Yeah, and you have to get confident with it too because people read that. They can read your energy and how you’re feeling about it. And also, we as colorists, and DP’s, all of us really, get pigeon-holed into doing certain types of work or looks. I’ve gotten a lot of really glossy-type of work. Been doing a lot of watch and car ads and stuff like that where they want that really clean black levels with a lot of pings and contrast. That’s just the kind of work that’s gravitated towards me, and I have friends that are really big and all their work is heavily film-looking with a lot of tinted colors and grain. They are doing a lot of cool work in that realm and they’re always like, “Ahh, I want some glossier stuff to do,” and I’m like, “Ahh, I want to do some film looks!” But once you get rolling in one direction it’s hard to steer the ship a different way.
I also imagine there’s a level of needing to be an empath so you understand how to read the politics of the room. How much they may want your opinion or who you should really be listening to.
Totally, [be]cause when you’re in a session, the DP wants one thing, the director wants another, and the agency wants something else. I will show a lot of different looks and then we’ll usually find a middle ground that everyone is happy with. But yeah, there’s definitely a lot of politics and kind of playing therapist for people.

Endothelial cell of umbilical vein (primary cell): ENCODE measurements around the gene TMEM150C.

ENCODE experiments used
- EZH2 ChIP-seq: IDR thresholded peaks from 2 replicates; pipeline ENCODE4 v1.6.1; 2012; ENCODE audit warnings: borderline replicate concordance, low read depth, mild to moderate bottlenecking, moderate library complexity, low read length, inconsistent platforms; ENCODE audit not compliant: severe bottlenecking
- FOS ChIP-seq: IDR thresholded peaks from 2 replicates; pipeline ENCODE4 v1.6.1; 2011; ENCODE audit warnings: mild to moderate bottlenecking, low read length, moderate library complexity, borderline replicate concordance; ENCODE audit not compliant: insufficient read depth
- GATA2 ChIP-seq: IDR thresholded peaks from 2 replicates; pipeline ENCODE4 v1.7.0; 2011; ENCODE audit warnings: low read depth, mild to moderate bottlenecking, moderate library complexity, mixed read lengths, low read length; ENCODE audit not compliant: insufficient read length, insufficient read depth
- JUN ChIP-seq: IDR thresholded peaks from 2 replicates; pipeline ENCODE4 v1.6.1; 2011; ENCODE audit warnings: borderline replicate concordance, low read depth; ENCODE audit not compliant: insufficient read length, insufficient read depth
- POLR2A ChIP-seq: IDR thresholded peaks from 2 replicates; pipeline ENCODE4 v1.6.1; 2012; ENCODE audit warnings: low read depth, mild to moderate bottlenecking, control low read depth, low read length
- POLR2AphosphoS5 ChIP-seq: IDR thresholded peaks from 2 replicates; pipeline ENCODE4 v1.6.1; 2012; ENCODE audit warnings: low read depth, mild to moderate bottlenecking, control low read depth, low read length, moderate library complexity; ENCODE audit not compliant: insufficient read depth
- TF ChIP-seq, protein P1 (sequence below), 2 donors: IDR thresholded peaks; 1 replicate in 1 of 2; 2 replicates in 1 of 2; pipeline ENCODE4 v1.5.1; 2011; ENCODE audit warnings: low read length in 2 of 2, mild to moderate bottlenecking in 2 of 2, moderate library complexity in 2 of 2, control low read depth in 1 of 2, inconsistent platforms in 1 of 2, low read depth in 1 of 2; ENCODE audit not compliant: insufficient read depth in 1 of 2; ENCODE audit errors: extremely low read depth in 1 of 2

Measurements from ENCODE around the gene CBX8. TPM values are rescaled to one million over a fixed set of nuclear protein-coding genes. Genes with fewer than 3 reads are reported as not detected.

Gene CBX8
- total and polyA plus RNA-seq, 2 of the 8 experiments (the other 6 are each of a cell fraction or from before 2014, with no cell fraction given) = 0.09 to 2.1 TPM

Then there are sessions where I do feel like I’m just button-pushing. Certain people basically want to color it themselves, so I’ll just shut down and do what they say. Those aren’t the most enjoyable sessions.
Do you have a favorite type of project to work on?
I definitely enjoy commercials because you might have like ten shots and you can really focus on them. You have the most time and liberty to work well on those projects. But then I just did an indie documentary that was really beautifully shot in the desert and that was a fun one to work on. The director was sort of pushing it to go a little bluer, and I wanted something that was a little warmer and we found a middle ground there. It just depends on the project [be]cause I’ll do music videos that are really fun and then there’s music videos that are a pain–just no saving them.